The findings and conclusions in these presentations have not been formally disseminated by the Centers for Disease Control and Prevention and should not be construed to represent any agency determination or policy.
Tuesday, May 9, 2006 123
Enhanced Surveillance for Lymphogranuloma venereum in New York City
Preeti Pathela1, Jennifer Baumgartner1, Susan Blank2, Damarys Cordova2, Lillian Lee3, Ronald Limberger4, Heather A. Lindstrom5, Catherine Mclean5, John Papp6, and Julia A. Schillinger2. (1) STD Control, New York City Department of Health & Mental Hygiene, 125 Worth Street, Room 207, CN 73, New York, NY, USA, (2) Bureau of Sexually Transmitted Disease Control, NYC DOHMH / Division of STD Prevention, CDC, 125 Worth St., Room 207, CN-73, New York, NY, USA, (3) PHL, New York City Department of Health and Mental Hygiene, New York, NY, USA, (4) Wadsworth Center, New York State Department of Health, Albany, NY, USA, (5) Division of STD Prevention, CDC, 1600 Clifton Rd, MS E-02, Atlanta, GA, USA, (6) Division of STD Prevention, Centers for Disease Control, Atlanta, GA, USA
Background: Lymphogranuloma venereum (LGV) is reportable in New York City (NYC). In early 2005, NYC Bureau of STD Control (BSTDC) alerted physicians to LGV signs/symptoms and invited submission of anorectal, urethral, and endocervical specimens for testing. BSTDC attempts to interview LGV and primary and secondary (P&S) syphilis cases.
Objective: To describe LGV cases, and compare interviewed LGV and P&S syphilis cases to assess (for intervention) whether both STDs affect similar populations.
Method: We described tested persons using information from LGV testing visits, and compared behavioral data from interviewed 2005 LGV cases (n=10) and male 2004 syphilis cases (n=247).
Result: From December 2004-October 2005, 169 specimens were received for LGV testing. Most were from males (94%) and submitted by private providers (69%). Clinical presentations were: proctitis (76%); lymphadenopathy (6%); partner referral (7%); genital lesions (10%); and non-LGV-like (1%). Among 132 male anorectal swabs, 43 (33%) were Chlamydia (Ct)-positive; of genotyped specimens, 66% (23/35) were LGV. LGV cases were: 39% White, 35% Black; median age 30; 96% men who have sex with men (MSM); 83% HIV co-infected (versus 55% among Ct-negative or Ct-positive/non-LGV cases). STD history was documented for 61%; 52% (12/23) had prior syphilis. Of MSM with LGV, 81% reported unprotected receptive anal intercourse (past 6 months). LGV and syphilis cases had similar age and race/ethnicity. Compared to interviewed LGV, interviewed syphilis cases were similar in MSM status, anonymous partners (60%), drug use, never discussing HIV status before sex (30%), and meeting partners in public sex venues (42% internet).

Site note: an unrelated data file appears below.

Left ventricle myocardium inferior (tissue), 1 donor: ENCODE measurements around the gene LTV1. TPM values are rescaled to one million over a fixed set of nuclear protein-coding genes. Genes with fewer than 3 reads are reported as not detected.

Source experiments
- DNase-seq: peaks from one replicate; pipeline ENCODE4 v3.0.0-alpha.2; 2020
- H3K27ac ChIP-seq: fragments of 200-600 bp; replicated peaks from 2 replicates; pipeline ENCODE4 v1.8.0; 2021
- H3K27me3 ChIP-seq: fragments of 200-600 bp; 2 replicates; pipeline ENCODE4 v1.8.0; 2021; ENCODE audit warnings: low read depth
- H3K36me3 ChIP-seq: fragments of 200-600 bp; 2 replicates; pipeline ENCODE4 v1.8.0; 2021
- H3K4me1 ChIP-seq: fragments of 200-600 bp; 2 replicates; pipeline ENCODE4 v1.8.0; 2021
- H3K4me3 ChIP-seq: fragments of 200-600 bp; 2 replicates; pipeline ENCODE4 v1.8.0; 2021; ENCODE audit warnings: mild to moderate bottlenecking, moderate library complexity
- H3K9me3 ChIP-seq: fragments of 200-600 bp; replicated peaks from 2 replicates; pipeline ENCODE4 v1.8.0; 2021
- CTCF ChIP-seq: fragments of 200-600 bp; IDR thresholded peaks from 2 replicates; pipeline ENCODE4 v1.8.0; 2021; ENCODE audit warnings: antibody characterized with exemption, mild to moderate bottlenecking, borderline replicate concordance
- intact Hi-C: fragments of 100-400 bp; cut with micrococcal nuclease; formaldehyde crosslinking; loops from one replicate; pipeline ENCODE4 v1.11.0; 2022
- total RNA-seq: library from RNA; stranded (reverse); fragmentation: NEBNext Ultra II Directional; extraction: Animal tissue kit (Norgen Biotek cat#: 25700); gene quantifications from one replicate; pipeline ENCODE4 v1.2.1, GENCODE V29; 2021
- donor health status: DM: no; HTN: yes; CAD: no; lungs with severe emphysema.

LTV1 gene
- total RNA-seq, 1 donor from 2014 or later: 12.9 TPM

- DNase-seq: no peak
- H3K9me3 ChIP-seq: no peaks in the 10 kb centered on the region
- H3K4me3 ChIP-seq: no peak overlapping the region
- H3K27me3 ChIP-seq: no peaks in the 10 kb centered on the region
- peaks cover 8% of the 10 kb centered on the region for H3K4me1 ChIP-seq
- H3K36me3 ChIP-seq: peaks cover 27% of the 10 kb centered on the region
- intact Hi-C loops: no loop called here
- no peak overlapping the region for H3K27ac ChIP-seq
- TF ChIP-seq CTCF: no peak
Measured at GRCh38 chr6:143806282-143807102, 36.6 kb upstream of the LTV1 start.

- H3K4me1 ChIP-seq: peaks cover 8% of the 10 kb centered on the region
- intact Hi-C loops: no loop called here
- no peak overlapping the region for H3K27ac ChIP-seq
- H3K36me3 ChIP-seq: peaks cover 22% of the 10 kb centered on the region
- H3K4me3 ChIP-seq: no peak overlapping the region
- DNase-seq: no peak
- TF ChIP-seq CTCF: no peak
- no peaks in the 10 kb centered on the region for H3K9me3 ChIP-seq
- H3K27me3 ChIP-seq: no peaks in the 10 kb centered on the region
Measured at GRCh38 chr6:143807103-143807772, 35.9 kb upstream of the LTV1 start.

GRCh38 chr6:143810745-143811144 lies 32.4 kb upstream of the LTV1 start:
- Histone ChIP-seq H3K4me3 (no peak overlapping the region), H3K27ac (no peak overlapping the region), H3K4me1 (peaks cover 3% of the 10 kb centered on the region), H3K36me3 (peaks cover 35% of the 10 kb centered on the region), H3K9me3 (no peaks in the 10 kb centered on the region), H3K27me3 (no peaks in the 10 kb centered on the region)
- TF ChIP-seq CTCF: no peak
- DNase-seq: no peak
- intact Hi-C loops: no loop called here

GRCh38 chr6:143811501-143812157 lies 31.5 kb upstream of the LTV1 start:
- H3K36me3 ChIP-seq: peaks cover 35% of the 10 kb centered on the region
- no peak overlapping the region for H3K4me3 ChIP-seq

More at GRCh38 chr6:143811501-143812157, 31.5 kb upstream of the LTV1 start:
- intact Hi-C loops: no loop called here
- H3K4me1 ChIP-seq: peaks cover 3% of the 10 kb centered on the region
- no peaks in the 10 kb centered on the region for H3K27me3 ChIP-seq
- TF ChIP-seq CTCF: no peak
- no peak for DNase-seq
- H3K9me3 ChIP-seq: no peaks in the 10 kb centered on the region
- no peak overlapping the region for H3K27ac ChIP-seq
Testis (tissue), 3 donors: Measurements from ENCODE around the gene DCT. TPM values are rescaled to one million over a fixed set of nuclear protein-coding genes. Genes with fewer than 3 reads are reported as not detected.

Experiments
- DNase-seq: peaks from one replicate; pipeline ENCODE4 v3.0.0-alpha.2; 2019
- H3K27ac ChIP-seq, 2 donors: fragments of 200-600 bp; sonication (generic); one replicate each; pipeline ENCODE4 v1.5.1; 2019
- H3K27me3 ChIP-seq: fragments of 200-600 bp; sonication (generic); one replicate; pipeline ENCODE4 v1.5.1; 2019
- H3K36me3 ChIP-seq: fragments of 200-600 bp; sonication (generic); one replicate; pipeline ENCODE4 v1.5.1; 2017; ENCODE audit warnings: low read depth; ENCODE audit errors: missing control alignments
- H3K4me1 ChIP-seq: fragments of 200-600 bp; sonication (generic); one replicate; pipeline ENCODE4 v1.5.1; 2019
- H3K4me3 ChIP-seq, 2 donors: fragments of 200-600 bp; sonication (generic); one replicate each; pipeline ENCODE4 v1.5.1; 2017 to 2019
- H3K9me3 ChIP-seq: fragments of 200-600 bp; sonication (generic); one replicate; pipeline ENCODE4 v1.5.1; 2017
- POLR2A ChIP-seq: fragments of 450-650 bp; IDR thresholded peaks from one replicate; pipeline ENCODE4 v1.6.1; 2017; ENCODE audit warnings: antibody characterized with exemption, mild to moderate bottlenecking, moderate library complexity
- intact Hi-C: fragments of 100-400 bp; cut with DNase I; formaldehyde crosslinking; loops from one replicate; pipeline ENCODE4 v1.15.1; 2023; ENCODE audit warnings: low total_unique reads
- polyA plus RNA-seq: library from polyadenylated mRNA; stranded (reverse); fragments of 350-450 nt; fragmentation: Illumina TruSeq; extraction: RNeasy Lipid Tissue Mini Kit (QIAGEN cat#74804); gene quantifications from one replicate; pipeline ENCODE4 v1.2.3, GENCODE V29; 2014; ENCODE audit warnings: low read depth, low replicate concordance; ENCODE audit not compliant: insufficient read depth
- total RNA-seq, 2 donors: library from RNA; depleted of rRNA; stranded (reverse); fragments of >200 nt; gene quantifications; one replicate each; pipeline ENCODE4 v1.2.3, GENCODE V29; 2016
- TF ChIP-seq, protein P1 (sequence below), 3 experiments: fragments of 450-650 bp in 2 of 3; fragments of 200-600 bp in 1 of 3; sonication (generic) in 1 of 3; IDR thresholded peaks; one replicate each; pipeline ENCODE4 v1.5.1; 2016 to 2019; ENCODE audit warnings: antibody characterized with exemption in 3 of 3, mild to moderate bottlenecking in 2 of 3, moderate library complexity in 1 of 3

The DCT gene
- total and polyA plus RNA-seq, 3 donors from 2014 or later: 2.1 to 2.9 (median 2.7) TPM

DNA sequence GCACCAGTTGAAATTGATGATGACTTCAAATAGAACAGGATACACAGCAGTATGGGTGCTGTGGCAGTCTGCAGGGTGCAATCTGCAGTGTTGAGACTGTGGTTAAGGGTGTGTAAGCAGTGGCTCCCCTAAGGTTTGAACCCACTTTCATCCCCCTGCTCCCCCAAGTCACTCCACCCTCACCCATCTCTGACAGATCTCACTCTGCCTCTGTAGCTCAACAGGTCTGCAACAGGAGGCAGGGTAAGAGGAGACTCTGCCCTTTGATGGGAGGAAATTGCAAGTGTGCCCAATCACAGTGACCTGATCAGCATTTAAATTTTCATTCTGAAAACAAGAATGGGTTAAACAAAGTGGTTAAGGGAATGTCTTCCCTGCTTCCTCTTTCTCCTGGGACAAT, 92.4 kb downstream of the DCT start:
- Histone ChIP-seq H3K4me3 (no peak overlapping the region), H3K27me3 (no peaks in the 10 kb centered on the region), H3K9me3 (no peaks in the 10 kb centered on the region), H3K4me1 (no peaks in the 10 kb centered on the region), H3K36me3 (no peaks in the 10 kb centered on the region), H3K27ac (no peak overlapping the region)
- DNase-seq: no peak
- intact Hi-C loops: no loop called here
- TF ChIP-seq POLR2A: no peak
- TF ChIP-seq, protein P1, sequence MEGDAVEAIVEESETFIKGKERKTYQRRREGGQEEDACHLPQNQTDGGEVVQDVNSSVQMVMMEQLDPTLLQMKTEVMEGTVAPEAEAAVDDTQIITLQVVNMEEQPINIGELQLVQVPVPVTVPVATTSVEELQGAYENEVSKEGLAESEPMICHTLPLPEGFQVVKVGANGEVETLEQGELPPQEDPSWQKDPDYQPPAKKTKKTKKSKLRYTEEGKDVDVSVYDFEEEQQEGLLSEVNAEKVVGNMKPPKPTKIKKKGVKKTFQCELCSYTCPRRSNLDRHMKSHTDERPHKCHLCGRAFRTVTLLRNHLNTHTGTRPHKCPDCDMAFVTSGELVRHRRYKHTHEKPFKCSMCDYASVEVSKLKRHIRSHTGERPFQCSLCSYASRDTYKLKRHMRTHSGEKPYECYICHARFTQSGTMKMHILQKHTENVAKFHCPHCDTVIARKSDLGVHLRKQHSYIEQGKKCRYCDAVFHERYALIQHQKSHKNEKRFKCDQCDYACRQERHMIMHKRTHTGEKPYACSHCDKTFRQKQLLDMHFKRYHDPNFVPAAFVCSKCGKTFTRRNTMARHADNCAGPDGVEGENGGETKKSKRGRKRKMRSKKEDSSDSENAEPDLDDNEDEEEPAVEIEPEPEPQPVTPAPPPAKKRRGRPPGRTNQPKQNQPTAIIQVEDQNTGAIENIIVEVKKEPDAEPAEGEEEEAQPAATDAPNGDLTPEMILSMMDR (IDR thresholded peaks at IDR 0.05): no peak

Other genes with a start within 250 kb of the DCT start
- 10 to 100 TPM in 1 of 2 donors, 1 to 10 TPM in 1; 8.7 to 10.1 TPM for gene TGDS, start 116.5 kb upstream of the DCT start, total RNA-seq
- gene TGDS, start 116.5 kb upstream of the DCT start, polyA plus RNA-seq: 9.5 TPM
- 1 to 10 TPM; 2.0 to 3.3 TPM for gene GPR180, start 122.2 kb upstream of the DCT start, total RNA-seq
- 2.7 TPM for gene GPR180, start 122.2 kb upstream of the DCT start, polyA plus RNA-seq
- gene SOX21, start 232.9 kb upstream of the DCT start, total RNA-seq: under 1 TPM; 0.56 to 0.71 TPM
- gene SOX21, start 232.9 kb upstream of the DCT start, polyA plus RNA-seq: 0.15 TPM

Conclusion: Most tested patients did not have classical ulcer/lymphadenopathy syndrome. Primary lesions may be undiagnosed, or proctitis may be a primary presentation. Demographics, behaviors, and syphilis history indicate overlap between LGV and P&S syphilis subpopulations.
Implications: Private providers, particularly HIV-care providers, should consider LGV in the differential of proctitis. Outreach efforts may be piggybacked onto existing syphilis activities.